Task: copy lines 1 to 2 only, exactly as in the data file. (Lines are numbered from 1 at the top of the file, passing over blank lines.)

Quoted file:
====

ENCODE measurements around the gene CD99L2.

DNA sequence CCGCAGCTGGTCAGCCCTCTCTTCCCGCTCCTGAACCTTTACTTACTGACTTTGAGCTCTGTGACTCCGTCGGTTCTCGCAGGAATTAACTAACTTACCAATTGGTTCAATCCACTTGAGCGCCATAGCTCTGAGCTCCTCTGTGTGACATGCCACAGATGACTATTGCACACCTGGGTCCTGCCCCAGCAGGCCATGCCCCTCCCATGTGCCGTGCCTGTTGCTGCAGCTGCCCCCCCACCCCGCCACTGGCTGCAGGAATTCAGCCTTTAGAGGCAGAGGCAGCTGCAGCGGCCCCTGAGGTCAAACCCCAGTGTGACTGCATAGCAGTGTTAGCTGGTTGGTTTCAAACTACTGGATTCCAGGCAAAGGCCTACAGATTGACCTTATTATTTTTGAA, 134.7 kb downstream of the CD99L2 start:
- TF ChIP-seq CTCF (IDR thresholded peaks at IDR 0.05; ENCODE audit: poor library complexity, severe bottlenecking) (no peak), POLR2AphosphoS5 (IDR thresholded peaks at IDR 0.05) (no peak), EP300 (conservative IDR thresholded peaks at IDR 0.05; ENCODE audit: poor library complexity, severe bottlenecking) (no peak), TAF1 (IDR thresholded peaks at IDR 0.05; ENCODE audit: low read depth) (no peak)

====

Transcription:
ENCODE measurements around the gene CD99L2.

DNA sequence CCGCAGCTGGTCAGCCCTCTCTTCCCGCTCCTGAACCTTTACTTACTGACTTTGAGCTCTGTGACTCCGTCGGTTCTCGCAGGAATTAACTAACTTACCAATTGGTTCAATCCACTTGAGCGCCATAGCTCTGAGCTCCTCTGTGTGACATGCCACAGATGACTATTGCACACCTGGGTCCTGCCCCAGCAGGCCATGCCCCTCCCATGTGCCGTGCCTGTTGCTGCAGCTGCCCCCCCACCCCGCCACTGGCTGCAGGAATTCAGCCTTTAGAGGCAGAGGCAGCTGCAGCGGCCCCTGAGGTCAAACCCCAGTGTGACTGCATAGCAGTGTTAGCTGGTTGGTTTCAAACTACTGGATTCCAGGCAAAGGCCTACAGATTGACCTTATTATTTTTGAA, 134.7 kb downstream of the CD99L2 start: